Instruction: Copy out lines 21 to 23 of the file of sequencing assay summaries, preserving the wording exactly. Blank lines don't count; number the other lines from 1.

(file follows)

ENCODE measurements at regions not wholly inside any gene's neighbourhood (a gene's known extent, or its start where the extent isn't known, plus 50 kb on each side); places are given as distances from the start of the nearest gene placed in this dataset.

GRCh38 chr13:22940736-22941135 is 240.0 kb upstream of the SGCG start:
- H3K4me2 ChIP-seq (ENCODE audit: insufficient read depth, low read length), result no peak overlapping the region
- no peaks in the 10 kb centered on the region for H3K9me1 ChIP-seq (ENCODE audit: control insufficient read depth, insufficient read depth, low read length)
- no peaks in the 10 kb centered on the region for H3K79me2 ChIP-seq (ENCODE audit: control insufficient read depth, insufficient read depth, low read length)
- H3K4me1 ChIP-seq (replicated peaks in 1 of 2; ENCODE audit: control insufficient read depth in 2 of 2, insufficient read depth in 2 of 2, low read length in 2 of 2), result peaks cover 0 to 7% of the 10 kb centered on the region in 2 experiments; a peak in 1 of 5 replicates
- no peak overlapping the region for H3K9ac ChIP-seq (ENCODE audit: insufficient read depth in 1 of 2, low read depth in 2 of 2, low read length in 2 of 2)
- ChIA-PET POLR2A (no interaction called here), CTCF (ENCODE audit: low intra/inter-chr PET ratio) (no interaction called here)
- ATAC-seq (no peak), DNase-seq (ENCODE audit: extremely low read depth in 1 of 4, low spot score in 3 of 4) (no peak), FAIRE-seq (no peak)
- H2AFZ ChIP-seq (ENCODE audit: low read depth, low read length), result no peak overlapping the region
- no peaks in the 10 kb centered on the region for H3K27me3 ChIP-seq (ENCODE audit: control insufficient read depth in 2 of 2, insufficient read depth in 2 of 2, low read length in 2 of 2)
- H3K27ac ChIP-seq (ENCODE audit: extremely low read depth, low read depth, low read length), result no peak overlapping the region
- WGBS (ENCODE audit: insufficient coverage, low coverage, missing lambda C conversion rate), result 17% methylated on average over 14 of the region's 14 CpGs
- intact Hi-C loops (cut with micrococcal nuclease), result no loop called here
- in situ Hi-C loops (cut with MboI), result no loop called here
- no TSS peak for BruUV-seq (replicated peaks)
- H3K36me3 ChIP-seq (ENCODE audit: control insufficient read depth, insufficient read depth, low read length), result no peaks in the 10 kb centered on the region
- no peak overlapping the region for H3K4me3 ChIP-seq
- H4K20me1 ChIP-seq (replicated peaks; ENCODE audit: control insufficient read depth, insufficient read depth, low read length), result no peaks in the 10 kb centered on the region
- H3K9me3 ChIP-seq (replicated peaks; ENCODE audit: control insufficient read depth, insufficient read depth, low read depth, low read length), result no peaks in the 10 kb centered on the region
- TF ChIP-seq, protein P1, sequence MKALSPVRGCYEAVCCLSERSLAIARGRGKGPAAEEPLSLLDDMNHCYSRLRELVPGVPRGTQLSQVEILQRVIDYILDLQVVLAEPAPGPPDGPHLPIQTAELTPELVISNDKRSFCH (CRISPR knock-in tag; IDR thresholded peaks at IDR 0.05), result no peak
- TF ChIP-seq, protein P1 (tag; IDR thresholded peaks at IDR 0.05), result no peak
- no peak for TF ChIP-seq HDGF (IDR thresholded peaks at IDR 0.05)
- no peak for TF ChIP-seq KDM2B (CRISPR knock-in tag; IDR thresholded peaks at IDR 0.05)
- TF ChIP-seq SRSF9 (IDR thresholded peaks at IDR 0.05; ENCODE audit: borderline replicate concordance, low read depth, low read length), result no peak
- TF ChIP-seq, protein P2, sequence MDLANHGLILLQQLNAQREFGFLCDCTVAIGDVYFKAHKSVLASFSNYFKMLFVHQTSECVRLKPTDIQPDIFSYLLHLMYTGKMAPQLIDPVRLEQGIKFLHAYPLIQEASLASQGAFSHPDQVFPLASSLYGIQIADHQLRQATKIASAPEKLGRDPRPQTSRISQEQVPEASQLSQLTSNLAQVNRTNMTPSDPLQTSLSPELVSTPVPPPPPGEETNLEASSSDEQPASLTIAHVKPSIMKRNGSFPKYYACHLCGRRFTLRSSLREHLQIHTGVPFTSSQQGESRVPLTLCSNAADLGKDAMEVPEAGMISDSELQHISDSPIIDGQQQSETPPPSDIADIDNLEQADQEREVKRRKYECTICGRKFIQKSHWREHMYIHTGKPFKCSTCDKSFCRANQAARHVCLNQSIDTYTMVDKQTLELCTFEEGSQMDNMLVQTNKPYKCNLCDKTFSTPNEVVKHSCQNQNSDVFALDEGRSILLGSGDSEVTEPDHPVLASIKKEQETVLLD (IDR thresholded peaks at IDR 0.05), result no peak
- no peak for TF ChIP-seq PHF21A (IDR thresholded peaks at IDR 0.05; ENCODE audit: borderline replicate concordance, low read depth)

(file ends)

- TF ChIP-seq, protein P1, sequence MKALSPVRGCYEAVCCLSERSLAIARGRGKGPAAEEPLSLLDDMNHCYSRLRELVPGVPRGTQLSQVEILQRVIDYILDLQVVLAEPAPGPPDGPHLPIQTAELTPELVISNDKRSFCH (CRISPR knock-in tag; IDR thresholded peaks at IDR 0.05), result no peak
- TF ChIP-seq, protein P1 (tag; IDR thresholded peaks at IDR 0.05), result no peak
- no peak for TF ChIP-seq HDGF (IDR thresholded peaks at IDR 0.05)